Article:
January 2, 2018
Here we are in 2018 already, and millennials’ entry into young adulthood has come at a time in which the housing environment has shifted dramatically following the bust. Sluggish income growth, tighter mortgage credit, little for-sale inventory and rapid rent gains have altered the housing arrangements. While renting longer than their predecessors, most millennials’ report still wanting to own a home one day, and Orion’s brokers are seeing this shift.
When we look at finances, almost half of households under the age of 35 have some educational debt. Also, changes in labor market opportunities are playing a role in Millennials waiting longer to move out of their parents’ house. The financial crisis exacerbated the trend and made it harder for young adults to afford to support themselves independently, contributing to millennials staying at home longer or moving in with roommates.
Also, a contributor, our brokers have seen a sharp decline in marriage among young adults has driven broad changes in living arrangements. A larger share of young adults is living with their parents, but also with other relatives, roommates and partners. Seventy-two percent of first-time buyers last year were couples.
More recently, housing affordability has further hindered today’s young adults from living on their own. Tepid wage growth that has not kept pace with rising housing costs in the most recent expansion means that, even with a tighter labor market, millennials are still finding it difficult to afford living on their own.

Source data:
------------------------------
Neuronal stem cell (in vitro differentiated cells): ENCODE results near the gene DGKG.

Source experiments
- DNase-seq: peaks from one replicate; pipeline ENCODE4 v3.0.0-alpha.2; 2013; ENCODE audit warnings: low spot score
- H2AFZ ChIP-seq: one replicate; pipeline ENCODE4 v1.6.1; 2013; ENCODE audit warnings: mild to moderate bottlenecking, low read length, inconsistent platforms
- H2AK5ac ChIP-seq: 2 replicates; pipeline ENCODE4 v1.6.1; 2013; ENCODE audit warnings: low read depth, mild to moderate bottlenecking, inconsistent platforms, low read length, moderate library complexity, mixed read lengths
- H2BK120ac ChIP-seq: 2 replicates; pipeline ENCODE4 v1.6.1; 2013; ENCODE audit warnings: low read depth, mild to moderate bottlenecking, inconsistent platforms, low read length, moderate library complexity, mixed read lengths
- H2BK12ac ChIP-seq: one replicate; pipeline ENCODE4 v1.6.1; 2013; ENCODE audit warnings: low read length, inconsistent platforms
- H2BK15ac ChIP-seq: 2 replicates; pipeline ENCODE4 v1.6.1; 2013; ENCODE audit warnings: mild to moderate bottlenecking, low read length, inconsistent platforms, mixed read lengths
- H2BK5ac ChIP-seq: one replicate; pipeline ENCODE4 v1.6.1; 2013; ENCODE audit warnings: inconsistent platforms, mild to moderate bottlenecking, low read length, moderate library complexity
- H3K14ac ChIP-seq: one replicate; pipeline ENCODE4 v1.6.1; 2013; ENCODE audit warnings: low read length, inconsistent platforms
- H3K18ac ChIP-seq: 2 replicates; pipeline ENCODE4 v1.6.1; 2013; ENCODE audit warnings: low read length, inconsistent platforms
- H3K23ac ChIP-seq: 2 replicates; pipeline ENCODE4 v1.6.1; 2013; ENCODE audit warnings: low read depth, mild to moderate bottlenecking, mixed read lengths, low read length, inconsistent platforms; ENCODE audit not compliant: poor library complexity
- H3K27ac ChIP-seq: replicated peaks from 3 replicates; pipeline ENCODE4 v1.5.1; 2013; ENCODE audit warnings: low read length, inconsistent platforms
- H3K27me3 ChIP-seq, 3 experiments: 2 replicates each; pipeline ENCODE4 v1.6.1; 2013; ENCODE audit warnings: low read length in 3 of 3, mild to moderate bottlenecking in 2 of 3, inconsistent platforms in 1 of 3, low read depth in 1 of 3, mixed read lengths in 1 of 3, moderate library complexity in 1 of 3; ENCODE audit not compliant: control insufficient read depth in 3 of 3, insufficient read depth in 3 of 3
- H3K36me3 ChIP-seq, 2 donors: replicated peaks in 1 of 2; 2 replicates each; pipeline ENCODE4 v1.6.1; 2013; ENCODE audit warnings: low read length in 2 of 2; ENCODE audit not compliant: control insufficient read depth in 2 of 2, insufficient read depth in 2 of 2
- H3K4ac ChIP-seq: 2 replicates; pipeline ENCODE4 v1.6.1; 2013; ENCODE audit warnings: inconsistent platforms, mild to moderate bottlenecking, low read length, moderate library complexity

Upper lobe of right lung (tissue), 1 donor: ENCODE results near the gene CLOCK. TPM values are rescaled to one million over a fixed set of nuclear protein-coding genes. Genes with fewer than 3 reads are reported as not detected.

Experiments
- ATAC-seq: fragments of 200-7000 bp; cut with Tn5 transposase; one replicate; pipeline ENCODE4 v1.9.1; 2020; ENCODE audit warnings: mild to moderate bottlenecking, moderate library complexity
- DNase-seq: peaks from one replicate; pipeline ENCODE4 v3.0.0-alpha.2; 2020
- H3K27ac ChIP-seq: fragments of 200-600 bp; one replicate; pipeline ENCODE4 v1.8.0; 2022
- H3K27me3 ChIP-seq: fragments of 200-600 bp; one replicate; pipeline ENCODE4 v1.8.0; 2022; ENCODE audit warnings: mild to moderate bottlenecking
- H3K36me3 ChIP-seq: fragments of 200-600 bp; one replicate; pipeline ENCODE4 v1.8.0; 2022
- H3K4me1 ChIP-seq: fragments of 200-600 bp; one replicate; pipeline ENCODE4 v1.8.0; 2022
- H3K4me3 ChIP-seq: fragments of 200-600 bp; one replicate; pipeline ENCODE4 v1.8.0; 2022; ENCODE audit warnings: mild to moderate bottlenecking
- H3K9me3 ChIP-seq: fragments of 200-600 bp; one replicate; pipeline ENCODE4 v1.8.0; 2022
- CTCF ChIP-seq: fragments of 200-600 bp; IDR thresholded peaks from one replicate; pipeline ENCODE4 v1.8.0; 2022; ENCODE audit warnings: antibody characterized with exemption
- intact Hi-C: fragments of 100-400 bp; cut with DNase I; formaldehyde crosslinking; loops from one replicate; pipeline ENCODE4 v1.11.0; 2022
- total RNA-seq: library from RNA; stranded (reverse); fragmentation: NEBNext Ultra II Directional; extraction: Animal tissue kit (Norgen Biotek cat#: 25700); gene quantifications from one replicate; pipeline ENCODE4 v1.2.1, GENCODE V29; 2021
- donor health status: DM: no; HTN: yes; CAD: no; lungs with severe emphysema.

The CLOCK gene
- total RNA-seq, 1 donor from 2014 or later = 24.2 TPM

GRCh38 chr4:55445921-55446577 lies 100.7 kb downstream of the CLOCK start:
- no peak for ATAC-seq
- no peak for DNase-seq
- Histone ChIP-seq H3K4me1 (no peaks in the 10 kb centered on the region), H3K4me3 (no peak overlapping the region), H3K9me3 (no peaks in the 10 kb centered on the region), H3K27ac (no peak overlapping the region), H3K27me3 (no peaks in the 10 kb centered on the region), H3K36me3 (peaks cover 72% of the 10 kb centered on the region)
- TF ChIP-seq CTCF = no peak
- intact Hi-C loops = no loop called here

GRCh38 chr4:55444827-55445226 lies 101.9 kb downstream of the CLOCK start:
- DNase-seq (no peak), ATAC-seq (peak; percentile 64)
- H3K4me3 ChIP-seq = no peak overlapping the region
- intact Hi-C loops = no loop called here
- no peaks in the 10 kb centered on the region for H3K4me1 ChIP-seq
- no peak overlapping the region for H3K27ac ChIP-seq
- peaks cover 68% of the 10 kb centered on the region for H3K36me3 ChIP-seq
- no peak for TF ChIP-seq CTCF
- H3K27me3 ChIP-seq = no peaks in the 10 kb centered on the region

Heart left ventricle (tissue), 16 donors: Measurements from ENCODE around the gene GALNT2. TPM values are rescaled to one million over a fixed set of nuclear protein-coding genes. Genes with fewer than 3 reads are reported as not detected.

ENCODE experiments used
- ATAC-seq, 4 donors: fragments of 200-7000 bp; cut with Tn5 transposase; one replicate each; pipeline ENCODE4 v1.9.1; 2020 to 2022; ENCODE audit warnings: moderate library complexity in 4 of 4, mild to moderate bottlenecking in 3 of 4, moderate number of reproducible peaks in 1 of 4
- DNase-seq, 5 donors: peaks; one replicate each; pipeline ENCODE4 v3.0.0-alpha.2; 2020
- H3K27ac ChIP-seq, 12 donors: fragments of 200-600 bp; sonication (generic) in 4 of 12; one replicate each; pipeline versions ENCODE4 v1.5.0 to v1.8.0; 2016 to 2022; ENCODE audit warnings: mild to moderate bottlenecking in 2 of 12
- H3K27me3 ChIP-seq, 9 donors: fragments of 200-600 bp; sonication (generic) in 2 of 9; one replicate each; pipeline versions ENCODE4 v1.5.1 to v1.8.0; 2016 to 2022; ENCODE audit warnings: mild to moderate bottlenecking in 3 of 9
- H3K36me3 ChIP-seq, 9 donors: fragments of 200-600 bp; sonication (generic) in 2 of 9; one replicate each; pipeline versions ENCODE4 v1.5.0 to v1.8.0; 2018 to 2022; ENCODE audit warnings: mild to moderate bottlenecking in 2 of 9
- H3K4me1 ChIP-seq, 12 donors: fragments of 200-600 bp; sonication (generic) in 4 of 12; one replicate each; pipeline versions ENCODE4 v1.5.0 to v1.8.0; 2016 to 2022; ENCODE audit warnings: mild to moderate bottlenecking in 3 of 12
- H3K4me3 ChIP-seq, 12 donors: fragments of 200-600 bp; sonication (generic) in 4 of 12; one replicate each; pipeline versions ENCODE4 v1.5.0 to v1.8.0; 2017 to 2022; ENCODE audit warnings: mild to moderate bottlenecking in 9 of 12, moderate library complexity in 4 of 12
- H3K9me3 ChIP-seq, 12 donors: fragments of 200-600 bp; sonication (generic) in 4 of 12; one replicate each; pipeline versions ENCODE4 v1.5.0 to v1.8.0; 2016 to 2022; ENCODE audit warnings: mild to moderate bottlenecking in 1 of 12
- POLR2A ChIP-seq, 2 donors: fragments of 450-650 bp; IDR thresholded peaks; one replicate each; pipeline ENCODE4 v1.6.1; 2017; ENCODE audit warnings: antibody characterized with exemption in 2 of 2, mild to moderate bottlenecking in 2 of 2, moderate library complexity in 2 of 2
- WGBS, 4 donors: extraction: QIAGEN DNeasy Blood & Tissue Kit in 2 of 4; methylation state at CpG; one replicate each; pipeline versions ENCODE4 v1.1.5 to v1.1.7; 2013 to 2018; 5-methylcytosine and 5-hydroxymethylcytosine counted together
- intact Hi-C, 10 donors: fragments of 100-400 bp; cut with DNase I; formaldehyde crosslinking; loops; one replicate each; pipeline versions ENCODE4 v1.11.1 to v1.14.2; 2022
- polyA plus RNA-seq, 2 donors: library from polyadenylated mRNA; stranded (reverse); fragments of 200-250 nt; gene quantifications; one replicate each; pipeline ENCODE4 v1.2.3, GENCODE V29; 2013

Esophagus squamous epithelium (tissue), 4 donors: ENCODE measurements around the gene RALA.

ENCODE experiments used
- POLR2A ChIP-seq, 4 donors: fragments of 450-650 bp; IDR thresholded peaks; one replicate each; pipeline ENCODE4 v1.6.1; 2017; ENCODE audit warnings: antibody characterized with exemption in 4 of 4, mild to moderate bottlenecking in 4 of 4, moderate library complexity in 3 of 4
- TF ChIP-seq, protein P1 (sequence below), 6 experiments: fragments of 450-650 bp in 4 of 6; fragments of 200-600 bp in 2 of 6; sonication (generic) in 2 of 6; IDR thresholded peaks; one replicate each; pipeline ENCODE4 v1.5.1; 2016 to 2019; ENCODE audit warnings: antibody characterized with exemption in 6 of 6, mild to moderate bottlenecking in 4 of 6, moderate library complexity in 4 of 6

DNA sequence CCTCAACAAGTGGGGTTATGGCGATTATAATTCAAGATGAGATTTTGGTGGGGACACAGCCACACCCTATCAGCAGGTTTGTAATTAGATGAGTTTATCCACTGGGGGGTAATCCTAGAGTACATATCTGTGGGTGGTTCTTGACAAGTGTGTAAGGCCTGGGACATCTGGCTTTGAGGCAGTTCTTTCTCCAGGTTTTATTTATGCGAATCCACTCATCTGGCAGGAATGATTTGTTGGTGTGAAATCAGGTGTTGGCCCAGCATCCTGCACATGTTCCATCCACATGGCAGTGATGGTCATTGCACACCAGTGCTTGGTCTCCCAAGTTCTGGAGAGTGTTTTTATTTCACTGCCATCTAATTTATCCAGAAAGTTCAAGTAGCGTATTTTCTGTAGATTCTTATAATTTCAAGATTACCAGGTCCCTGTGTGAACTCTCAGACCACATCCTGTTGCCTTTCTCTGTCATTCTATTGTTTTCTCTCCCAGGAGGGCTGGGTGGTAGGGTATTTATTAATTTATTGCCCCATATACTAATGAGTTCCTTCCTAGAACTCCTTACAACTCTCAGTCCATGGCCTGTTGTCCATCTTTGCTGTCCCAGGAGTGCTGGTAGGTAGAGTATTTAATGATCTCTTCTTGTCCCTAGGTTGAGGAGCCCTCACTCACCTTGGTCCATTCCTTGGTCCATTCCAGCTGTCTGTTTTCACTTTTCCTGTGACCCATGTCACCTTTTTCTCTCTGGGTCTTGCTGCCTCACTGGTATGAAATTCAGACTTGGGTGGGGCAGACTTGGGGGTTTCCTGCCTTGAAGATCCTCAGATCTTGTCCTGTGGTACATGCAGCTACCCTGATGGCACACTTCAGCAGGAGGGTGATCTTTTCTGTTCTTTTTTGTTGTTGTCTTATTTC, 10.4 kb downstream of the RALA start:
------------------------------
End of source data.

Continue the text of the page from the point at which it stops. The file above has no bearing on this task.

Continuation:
The transition to homeownership continues to face several hurdles. Most immediately, a lack of starter homes on the market has limited buying opportunities and driven prices up faster than incomes. Orion’s brokers that this problem is acute.
Some relief may be in sight. Not only has wage growth strengthened over the past few years, but apartment rent growth has begun to soften. As millennials age into higher-paid, more secure jobs and settle down with partners, they are also gaining the financial resources to support independent households more easily. The largest subset of millennials will reach their early 30s over the next five years, the age where homeownership historically sees a big jump. Orion hopes there are homes for them to buy!